April 21st, 2009
02:32 PM GMT
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If it looks like a duck and sounds like a duck it's probably a duck, right? Wrong. Just ask the Rolls-Royce motor company. It is mightily unimpressed by a concept car produced by Chinese carmaker Geely, on display for the first time at this year's Shanghai auto show.

At first glance you can see why.

Chinese automaker Geely unveiled its GE in Shanghai.
Chinese automaker Geely unveiled its GE in Shanghai.

Geely has produced the GE which looks uncannily like the Rolls-Royce Phantom: from the iconic bonnet (hood) ornament - the Spirit of Ecstasy - to the stately and equally recognizable grille. Even the rear end tapers in on the Geely.

Now you may have expected Rolls to shrug it off, to look down its aristocratic nose and smile benevolently at an upstart paying it a sort of back-handed compliment.

Absolutely not. In the whispering, highly refined world of top-end luxury marques, Rolls was pulling no punches.

"Yes, I've had a good look at it," said Richard Carter, head of worldwide communications for the fabled British carmaker, now owned by BMW.

"It's a copy and we are frankly disappointed with Geely."

Geely's response is to say it's absolutely not a copy. It's an entirely original design, and what's more they really don't want to get into a discussion about it.

Take a look at the pictures and decide for yourself.

Copying is nothing new in the auto industry. The Japanese did it, the Koreans did it and the Chinese are now doing it, said Michael Dunne of auto research house, JD Power.

It's a long-standing joke in the auto industry that R&D stands not for Research and Design, but Receive and Duplicate.

But why is Rolls-Royce so sensitive? After all, it's not likely anyone will buy a Geely GE (if it ever makes it to production) in the mistaken belief it's a Roller. And Rolls-Royce says it can't imagine the car, even if it were in production, having an impact on its own profits.

What Rolls' action does show, according to Dunne, is just how concerned the global auto industry is by the imminent arrival of China on the world stage.

He added that it will take perhaps three to five years for China to start competing against the likes of the mass-produced family cars from Europe, Japan and Korea. It will take longer at the luxury end.

But in the meantime the non-Chinese automakers are sending a message to China that it cannot take anything for granted as it makes its way up the value chain.

It's a tough industry, especially in these times, and no one is going to get a free ride.

Rolls-Royce, quite understandably, defends its reputation vigorously against anyone who uses its designs without asking. This is no exception.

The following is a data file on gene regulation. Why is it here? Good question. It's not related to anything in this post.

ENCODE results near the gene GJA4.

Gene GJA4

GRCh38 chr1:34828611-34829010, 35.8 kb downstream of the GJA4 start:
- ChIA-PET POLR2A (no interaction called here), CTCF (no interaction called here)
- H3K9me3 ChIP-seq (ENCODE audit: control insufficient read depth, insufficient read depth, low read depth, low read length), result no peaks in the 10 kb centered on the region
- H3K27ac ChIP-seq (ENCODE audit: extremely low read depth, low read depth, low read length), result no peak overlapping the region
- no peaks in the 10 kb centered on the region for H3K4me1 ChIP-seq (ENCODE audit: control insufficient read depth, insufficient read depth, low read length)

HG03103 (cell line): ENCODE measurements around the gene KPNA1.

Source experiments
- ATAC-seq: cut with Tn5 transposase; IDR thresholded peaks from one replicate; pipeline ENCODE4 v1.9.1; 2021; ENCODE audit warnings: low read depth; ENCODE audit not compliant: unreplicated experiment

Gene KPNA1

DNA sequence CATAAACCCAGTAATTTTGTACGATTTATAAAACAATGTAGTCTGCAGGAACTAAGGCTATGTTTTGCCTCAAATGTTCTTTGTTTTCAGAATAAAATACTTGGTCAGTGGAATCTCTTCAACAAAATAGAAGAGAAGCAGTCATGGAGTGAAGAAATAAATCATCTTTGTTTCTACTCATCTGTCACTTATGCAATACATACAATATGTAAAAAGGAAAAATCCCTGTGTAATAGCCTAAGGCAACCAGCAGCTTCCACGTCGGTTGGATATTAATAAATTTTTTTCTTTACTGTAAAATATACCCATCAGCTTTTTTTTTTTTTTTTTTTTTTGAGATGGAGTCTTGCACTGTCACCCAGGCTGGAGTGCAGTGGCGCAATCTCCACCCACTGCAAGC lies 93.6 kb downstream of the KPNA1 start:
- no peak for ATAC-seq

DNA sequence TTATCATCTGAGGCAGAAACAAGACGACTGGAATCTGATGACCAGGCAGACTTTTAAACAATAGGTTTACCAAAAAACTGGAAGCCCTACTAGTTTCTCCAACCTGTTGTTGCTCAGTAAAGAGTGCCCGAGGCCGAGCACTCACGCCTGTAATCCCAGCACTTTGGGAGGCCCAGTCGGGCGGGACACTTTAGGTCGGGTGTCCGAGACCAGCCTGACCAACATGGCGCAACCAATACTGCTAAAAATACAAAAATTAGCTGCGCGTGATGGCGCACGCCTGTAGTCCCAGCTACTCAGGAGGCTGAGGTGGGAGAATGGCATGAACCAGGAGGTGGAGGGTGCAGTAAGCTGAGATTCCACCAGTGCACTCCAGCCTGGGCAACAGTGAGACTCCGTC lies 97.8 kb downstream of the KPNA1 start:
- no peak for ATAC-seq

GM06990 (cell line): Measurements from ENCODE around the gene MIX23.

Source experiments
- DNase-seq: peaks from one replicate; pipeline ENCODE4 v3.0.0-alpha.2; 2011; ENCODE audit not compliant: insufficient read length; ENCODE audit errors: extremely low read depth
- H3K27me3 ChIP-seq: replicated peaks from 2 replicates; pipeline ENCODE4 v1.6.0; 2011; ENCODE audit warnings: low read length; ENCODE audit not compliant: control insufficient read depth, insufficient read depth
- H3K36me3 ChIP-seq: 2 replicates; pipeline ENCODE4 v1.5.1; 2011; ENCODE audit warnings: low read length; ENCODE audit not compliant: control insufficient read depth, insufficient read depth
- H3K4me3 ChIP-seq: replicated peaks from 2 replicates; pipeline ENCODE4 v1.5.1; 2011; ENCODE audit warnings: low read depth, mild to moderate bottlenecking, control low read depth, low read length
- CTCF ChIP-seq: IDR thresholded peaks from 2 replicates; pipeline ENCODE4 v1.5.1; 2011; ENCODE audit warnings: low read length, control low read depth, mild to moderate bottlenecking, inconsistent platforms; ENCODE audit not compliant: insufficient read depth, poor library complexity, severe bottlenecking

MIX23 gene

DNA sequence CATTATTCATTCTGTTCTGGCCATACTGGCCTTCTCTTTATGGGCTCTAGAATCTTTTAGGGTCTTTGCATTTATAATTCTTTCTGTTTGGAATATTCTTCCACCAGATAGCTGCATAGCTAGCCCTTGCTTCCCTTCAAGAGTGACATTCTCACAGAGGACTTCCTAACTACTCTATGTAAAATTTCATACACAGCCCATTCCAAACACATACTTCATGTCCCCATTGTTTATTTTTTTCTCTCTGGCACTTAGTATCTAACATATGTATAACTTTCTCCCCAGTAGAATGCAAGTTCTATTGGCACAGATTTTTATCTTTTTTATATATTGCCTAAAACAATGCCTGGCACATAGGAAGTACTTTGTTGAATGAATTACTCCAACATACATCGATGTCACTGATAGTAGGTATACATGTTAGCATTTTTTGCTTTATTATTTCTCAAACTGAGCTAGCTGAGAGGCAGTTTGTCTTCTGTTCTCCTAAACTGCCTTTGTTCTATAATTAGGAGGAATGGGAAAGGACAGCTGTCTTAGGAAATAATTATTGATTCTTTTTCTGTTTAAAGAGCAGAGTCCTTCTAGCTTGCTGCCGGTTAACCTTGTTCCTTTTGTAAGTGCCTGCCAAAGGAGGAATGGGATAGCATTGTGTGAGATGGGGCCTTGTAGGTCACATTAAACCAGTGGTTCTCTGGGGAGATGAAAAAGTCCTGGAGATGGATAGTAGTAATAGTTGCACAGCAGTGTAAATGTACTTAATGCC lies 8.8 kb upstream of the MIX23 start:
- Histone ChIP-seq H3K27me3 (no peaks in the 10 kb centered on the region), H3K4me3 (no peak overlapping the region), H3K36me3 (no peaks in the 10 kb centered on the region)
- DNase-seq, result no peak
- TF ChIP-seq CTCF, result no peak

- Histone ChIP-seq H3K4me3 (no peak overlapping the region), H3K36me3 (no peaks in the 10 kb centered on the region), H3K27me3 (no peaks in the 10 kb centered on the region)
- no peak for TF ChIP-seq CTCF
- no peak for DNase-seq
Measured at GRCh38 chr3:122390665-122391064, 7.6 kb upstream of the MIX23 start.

The question, though, is what can Rolls-Royce actually do about it.

"Western auto makers have taken Chinese carmakers to court in the past over what they see as major copyright infringements, but so far they have never won a case," said Dunne.

But, if the reaction of Rolls-Royce, is anything to go by they are not going to stop trying.

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soundoff (9 Responses)
  1. samantha

    This is typical of the way Chinese steal everything.

    April 21, 2009 at 2:53 pm |
  2. Yuri Lipkov

    Well, it's not really a threat, is it? I mean, fake Gucci and Rolex are being peddled on the streetcorners worldwide, but the real thing is still the real thing.

    April 21, 2009 at 3:43 pm |
  3. Collins Agholor, NIGERIA.

    i think the global economic downturn has set the stage for an automobile evolution. Those who are competitive will thrive, those who aren't will be DRIVEN to extinction.

    April 21, 2009 at 4:02 pm |
  4. Denis Keegan

    And it will probably be sold through Wallmart

    April 21, 2009 at 4:31 pm |
  5. Prajwal Tuladhar

    No surprise at all.
    Someone has said you should do what you are good doing at. Chinese companies (most of them) are good at replicating other recognized brands so, they are doing so.

    April 21, 2009 at 4:35 pm |
  6. Dave

    Almost all companies steal ideas, either subtle or blatently. There is a history of it. They steal from each other. They steal from the average Joe too.

    In the end it all comes down to who has the better lawyers, not the better morals. There are no morals in business. Go ahead and run your business on morals and see how long you stay in business. I'm not saying it's right but that IS the way it IS.

    April 21, 2009 at 5:06 pm |
  7. BFuniv Rector

    The Chrysler models in the US tried very hard to look like a Bentley or Rolls – but not quite. A nice design coup by being copy-cats; of course Chrysler is run by the government now (like Chinese makers?), so there will be zero innovation.

    If they come out of bankruptcy.

    For now I would consider the GE a student design exercise. We will soon discover if the student awakes.

    May 27, 2009 at 12:58 pm |
  8. bandsxbands

    Digital memory,to me, is something that I seemingly will never have enough of. It feels like megabytes and gigabytes have become a permanent part of my every day existence. Ever since I bought a Micro SD Card for my DS flash card, I've been on permanent watch like a prison guard for large memory at cheap prices. I feel like I'm going insane.(Submitted from Nintendo DS running R4i DS ComP)

    March 3, 2010 at 7:53 am |
  9. Rolls Royce Phantom

    There are several other points to be kept in mind. Firstly, to ensure that the Rolls Royce is made available to you, you must plan and book in advance.


    September 9, 2010 at 10:06 pm |

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